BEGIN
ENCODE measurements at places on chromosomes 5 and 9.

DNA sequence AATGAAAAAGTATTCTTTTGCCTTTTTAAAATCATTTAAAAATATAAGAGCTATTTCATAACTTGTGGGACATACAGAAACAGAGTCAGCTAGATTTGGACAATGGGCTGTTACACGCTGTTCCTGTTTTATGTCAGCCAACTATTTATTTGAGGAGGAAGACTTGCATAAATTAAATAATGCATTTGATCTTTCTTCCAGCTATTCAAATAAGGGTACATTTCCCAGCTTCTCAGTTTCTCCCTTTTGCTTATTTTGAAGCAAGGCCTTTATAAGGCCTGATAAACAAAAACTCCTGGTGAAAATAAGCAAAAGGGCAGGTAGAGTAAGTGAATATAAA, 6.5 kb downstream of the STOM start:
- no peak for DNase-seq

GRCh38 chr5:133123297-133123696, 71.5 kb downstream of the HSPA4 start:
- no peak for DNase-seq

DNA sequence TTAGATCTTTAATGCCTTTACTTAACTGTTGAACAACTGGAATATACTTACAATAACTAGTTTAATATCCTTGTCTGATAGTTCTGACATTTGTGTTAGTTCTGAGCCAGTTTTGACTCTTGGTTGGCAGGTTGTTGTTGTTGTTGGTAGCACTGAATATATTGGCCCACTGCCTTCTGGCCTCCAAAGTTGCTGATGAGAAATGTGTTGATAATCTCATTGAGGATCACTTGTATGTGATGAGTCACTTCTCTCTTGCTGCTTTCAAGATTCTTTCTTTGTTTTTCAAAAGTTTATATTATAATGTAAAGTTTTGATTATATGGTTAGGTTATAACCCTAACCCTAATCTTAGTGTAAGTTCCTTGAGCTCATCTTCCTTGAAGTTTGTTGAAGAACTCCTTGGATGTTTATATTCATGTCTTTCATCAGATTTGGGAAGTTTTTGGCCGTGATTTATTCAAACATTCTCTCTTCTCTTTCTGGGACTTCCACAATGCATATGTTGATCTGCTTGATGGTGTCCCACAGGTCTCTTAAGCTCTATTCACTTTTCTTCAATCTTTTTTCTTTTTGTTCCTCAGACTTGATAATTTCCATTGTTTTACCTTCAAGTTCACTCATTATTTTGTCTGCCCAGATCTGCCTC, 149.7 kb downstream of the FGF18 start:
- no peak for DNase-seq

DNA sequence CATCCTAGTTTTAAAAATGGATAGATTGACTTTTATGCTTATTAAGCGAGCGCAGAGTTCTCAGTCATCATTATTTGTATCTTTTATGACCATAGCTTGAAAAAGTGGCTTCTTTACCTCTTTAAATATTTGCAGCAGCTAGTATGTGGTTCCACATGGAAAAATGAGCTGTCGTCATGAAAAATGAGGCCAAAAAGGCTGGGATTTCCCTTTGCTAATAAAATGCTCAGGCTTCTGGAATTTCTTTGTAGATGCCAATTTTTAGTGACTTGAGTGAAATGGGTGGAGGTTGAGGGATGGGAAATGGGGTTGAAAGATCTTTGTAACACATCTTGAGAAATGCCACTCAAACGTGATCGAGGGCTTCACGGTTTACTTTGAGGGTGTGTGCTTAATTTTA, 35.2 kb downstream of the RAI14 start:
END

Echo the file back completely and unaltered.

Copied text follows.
ENCODE measurements at places on chromosomes 5 and 9.

DNA sequence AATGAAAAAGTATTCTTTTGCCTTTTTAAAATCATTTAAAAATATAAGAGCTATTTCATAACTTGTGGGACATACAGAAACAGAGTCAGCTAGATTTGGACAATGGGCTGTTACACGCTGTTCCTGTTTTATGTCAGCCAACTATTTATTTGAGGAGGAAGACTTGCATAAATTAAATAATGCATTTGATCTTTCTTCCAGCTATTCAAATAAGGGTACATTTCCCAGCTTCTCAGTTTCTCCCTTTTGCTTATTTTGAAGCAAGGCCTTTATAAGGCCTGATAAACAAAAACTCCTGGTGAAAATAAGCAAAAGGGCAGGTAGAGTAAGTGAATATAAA, 6.5 kb downstream of the STOM start:
- no peak for DNase-seq

GRCh38 chr5:133123297-133123696, 71.5 kb downstream of the HSPA4 start:
- no peak for DNase-seq

DNA sequence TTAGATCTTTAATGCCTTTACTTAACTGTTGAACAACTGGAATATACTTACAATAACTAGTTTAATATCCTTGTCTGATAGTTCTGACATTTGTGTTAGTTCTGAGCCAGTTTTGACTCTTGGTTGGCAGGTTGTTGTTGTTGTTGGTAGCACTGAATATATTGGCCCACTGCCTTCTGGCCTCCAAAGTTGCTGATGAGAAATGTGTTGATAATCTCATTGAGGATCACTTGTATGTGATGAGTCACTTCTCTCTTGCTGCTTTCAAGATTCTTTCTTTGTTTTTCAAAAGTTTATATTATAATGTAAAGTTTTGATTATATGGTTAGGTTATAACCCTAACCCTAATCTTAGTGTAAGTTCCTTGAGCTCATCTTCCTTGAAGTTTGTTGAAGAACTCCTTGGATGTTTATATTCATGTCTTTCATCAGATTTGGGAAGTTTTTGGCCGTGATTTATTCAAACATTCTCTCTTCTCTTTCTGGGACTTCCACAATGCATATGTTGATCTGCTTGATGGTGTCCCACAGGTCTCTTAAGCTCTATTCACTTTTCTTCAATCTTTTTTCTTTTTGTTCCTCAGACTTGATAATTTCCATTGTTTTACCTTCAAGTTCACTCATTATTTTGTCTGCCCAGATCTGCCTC, 149.7 kb downstream of the FGF18 start:
- no peak for DNase-seq

DNA sequence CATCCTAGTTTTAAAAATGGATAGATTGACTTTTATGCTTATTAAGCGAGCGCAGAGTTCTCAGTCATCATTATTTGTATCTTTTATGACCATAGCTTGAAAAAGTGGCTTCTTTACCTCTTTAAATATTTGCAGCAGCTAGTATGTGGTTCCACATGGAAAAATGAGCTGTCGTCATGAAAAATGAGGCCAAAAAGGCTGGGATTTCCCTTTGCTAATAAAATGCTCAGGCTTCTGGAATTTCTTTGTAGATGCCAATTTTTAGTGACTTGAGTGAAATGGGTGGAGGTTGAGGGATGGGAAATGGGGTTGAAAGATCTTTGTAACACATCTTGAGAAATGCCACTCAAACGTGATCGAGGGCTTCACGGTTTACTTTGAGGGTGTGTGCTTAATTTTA, 35.2 kb downstream of the RAI14 start: